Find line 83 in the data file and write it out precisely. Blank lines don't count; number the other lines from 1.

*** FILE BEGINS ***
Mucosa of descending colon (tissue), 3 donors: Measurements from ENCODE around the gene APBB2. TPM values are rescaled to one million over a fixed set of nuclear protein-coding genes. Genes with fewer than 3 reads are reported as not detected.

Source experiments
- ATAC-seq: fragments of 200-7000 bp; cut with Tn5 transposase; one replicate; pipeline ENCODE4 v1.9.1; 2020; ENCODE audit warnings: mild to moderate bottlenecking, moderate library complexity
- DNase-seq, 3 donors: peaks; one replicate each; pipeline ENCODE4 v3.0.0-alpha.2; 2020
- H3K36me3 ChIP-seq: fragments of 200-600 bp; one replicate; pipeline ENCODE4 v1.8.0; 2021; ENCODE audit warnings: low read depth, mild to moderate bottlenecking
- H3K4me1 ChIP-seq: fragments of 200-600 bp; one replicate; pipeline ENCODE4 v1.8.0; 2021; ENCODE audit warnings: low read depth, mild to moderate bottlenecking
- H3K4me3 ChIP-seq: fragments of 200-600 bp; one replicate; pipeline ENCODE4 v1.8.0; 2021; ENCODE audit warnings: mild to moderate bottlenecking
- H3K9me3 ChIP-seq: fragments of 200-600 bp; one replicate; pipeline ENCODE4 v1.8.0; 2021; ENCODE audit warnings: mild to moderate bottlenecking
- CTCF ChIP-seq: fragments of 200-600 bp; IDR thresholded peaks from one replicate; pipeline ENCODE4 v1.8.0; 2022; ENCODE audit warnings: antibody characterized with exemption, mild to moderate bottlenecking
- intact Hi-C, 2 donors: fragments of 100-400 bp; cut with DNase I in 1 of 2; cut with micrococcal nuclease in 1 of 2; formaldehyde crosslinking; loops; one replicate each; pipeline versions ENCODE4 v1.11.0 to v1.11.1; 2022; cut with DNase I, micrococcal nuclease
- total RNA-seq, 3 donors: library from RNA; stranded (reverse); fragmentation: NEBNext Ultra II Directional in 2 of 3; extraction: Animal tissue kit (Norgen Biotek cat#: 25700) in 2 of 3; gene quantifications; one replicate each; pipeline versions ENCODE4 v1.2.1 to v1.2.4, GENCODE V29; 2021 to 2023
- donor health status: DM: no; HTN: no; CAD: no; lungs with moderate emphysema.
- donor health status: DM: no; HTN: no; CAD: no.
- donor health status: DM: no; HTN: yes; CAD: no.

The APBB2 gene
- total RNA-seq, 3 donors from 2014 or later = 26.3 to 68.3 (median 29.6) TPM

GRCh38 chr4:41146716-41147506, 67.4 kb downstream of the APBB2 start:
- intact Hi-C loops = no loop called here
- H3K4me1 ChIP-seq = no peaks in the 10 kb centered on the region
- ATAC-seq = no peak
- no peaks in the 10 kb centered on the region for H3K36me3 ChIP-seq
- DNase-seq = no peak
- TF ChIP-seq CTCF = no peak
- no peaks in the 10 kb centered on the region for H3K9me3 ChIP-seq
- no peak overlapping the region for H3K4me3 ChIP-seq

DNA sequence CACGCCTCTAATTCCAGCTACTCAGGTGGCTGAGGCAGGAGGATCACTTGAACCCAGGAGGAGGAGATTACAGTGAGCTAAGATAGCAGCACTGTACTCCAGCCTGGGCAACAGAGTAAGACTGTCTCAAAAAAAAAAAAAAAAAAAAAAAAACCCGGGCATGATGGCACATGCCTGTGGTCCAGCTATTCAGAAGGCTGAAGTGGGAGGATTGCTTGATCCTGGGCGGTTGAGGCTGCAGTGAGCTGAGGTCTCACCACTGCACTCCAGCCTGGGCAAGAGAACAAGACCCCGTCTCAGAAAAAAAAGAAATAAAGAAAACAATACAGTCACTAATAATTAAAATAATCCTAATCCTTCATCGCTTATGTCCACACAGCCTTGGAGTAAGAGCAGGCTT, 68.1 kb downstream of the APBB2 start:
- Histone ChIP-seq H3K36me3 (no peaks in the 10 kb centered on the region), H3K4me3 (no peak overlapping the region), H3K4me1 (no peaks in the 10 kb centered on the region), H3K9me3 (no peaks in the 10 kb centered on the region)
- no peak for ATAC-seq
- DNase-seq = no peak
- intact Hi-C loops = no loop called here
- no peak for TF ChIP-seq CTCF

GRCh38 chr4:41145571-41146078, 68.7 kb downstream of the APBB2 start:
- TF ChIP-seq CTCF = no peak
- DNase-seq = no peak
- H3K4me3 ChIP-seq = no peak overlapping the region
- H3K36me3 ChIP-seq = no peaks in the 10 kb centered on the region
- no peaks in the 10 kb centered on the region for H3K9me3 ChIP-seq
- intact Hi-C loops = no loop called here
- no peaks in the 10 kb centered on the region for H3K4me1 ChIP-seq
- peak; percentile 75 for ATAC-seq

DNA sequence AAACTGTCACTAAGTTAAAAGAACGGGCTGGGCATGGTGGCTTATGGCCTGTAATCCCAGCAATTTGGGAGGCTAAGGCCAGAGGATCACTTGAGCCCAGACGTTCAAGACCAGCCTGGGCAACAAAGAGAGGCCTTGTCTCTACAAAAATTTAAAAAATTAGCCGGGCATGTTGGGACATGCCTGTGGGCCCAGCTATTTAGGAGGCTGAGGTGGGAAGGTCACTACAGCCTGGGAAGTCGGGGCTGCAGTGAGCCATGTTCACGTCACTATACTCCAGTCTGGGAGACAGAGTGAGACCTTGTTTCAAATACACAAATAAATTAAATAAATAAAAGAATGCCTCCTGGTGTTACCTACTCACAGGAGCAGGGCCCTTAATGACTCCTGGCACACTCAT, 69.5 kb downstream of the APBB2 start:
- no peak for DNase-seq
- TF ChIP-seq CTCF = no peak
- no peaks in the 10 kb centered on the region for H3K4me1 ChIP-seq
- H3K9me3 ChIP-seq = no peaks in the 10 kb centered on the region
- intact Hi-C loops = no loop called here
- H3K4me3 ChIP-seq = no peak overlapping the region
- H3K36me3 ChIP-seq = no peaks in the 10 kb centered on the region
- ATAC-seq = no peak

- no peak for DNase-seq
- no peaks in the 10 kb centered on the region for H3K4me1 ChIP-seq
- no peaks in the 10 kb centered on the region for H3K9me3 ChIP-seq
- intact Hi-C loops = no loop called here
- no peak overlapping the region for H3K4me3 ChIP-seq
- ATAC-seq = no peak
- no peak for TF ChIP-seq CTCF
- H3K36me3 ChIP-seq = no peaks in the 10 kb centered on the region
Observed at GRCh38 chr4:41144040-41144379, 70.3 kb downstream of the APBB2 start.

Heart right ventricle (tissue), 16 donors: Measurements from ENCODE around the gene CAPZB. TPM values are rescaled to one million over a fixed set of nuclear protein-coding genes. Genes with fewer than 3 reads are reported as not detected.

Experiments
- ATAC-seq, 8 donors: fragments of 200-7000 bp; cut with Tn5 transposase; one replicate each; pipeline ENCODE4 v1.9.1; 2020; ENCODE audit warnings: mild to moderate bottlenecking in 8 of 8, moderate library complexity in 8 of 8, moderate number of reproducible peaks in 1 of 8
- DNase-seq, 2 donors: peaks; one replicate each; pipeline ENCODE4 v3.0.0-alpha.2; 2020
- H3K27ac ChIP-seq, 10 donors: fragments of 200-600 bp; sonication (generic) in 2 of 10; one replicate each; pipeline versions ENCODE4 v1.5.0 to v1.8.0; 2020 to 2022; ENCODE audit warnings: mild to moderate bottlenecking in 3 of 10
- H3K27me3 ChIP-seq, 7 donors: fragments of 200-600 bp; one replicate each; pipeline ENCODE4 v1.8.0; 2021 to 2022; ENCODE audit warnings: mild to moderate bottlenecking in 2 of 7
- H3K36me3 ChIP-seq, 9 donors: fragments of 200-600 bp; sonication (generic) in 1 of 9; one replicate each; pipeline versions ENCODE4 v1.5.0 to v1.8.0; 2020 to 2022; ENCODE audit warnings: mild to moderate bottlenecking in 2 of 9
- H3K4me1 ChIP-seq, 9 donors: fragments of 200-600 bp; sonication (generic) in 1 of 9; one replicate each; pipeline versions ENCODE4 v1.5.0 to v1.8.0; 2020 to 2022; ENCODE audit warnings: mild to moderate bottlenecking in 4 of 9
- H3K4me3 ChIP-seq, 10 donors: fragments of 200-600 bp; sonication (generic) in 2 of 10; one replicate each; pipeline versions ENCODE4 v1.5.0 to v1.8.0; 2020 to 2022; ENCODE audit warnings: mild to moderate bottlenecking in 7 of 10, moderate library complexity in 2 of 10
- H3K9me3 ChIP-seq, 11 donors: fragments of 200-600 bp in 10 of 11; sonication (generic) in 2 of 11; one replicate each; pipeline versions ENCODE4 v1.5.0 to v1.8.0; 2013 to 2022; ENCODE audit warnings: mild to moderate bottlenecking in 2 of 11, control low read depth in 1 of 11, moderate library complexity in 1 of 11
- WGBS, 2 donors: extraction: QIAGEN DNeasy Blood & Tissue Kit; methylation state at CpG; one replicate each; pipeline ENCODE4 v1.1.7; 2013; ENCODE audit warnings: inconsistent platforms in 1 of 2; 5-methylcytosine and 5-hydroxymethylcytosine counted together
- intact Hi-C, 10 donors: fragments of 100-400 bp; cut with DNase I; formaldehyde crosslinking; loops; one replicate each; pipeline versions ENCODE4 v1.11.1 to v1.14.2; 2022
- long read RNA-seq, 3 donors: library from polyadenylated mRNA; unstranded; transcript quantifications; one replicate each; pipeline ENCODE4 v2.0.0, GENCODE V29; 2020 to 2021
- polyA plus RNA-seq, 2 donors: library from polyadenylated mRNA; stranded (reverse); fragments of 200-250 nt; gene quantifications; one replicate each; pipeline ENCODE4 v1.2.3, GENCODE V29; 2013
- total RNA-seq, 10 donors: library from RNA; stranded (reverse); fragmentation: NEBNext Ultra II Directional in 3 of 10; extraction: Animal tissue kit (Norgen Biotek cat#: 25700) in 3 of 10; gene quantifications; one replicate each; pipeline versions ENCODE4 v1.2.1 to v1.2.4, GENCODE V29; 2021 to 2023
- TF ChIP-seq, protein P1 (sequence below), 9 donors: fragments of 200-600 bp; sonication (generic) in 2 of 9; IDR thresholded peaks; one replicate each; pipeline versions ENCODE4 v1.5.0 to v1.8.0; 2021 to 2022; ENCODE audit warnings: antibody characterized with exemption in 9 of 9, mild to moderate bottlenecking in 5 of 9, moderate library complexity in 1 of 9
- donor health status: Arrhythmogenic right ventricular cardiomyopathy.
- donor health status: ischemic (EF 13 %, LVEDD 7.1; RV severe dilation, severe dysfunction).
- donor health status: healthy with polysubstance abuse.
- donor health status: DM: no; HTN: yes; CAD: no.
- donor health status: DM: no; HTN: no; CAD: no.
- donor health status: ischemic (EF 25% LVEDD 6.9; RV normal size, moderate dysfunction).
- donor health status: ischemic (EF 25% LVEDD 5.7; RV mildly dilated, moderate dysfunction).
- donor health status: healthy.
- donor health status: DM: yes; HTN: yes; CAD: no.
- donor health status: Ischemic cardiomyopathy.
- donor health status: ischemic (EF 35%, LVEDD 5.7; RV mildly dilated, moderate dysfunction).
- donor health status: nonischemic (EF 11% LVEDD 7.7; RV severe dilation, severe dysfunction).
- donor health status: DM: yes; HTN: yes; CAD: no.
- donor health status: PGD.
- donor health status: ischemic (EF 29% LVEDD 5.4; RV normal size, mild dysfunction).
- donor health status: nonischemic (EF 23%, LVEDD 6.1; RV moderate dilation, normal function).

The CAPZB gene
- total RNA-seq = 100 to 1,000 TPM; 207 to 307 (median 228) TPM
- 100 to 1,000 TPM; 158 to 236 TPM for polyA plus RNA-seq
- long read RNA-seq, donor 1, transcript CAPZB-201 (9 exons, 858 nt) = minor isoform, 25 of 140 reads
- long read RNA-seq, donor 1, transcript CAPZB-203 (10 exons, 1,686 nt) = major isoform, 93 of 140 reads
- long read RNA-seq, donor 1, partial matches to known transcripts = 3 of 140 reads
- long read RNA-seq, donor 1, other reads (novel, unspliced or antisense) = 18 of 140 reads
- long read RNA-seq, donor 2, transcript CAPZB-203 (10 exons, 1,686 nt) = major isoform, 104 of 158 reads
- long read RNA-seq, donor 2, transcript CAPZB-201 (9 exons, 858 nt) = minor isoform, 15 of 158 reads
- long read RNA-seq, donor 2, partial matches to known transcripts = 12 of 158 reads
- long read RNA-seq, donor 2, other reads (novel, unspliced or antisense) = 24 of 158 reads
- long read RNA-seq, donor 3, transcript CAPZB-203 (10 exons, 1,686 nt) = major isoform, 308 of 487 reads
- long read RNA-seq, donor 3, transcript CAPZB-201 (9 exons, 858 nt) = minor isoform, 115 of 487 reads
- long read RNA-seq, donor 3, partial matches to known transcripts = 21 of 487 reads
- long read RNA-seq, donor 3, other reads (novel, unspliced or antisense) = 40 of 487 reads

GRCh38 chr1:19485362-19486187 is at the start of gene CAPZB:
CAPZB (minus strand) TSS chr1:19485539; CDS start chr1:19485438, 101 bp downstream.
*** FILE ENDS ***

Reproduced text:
- donor health status: DM: yes; HTN: yes; CAD: no.